In Bergen County the land consists of a hilly piedmont region that rises to the Watchung Mountains in the west and includes the Palisades, sheer sandstone bluffs along the edge of the Hudson River.  The county is drained by the Hackensack, Passaic, and Ramapo rivers.  Other waterways are Lake Tappan and Oradell Reservoir.  Oak and hickory trees are found in wooded areas.  The main recreation areas are Ramapo Mountain State Forest and Ringwood State Park. In Ringwood State Park, Bald Mountain is the highest elevation with a peak that rises to 1,152 feet (351 m).  Additionally, Bergen county is the most populous county in the state.  The principal communities are Teaneck, Hackensack (the county seat), Fort Lee, Fair Lawn, Garfield, Paramus, and Englewood.  Mountains and people means Bergen county features the most retaining walls in New Jersey.


Retaining walls

Retaining wall is a structure used to retain backfill and maintain difference in the elevation of the two ground surfaces.  Retaining walls may be effectively utilized to tackle the problem of landslides in hill areas by stabilizing the fill slopes and cutting slopes.  From the initial construction cost considerations, one meter of extra width in filling, requiring retaining walls, costs much more than constructing the same width by cutting inside the hill.  Similarly, the cost of a breast wall is several times more than a non-walled cut slope.  However, considering maintenance, progressive slope instability, and environmental degradation from unprotected heavy excavations, the use of retaining walls on hill roads and terraces becomes essential.

Battering and dead men-tieback system

All retaining walls should lean into the hill 1 inch for every 12 inches of height. Timber walls 4 feet or higher should be tied to the hillside with “dead men” anchors (6-foot-long, T-shaped tiebacks buried in the hillside) attached to the wall every 8 feet, extending 6 feet back to a 2-foot-wide T-bar.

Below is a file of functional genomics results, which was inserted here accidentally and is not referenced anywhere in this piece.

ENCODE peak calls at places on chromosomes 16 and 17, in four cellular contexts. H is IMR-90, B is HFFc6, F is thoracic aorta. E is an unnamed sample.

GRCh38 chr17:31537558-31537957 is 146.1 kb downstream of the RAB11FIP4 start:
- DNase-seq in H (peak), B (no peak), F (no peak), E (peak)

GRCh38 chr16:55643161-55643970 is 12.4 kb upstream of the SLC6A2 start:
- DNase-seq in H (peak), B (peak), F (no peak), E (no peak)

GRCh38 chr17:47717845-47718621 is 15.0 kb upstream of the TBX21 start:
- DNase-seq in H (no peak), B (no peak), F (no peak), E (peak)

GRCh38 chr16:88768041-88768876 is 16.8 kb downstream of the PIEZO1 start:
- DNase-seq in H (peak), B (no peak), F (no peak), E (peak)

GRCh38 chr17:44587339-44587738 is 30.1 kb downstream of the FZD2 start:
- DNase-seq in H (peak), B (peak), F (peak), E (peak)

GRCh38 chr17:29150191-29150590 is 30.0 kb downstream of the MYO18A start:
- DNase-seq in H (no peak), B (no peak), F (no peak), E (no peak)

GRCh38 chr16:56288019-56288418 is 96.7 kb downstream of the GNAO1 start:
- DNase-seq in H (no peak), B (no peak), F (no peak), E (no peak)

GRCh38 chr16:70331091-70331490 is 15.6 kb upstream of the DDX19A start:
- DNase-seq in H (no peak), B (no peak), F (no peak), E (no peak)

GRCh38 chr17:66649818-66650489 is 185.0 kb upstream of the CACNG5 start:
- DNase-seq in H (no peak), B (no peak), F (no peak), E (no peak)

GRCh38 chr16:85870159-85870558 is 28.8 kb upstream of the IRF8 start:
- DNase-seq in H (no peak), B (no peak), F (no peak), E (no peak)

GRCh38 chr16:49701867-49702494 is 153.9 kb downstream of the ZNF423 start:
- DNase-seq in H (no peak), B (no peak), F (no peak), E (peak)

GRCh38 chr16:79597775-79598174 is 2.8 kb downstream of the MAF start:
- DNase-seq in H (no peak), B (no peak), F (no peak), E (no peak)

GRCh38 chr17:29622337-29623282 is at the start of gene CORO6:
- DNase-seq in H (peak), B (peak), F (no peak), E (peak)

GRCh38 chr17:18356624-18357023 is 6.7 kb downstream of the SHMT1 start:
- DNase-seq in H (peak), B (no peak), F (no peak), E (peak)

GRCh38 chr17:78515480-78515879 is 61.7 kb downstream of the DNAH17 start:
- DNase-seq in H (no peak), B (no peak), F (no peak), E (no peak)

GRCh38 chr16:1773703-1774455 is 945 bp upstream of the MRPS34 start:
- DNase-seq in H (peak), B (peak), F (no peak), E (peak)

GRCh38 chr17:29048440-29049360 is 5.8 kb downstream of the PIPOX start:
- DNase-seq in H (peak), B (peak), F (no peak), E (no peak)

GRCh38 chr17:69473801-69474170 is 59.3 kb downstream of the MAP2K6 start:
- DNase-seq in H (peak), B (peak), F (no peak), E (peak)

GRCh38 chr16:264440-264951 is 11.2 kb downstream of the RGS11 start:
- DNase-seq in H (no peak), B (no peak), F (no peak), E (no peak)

Dead men are not included in some interlocking-block systems if the design allows backfill to secure the blocks individually in place.  Still others require geo-grid, weblike tiebacks that get buried in the backfill.  Check the manufacturer’s literature.  A final heads-up on masonry walls—concrete blocks chip and crack easily.  Carefully inspect the blocks upon delivery, and don’t be shy about returning damaged blocks for credit.


Safeguarding Against Three Common Failures

Retaining walls usually fail slowly.  Common problems can often be fixed if you act quickly.  You can also protect a new wall in the building process by safeguarding it against the three most common failures:


Blowout Failure

What happens: A load is added within 3 feet of the top of the wall.  The wall leans out at the top and eventually tips over

What to do: Tell your landscape architect or engineer if a car or shed will be placed near the wall.  The pro should then beef up the footer and increase the number of tiebacks or dead men to add strength.  Adding retrofit tiebacks is expensive and requires excavation, partial dismantling, and reengineering the wall.


Wet-Soil Failure

What happens: Soil behind the wall gets saturated, causing hydrostatic water pressure and weight to topple the wall.

What to do: Replace native soil behind the wall with 3/4-minus or bank-run gravel for 2 feet.  Line the inside base of the wall with a 4-inch perforated tile drain on a gravel bed that slopes 1 inch for every 4 feet of run to carry water to daylight or a dry well. Topsoil should take up only the top 6 inches behind the wall.


Frost-Heave Failure

What happens: Retaining the wall lacks proper drainage or a footer.  Soil becomes saturated and freezes, heaving upward and breaking the wall apart.

What to do: Walls should rest on 3/4-minus or bank-run gravel, with the footer or wall base buried beneath the frost line (6 to 48 inches, depending on region).  For deep frost, use concrete block rather than retaining wall to ground level, then build the retaining wall on that.  Well-drained gravel behind and beneath the wall can substantially diminish frost heaving.


Contact us

At Jun’s Pro Services, we have solutions for retaining walls in Bergen County.  To help you decide if our solutions are right for you, we offer free estimates throughout our New Jersey service areas.  To schedule an appointment, contact Jun’s Pro Services by phone or email today!  Our experts serve all central and northern New Jersey including Bergen, Essex, Hudson, Hunterdon, Passaic, and Union Counties.  We specialize in custom design.  Address 55 Terrill Road, Plainfield, NJ 07062.

Contact us at 908-322-1533


Bergen County Paver Walkways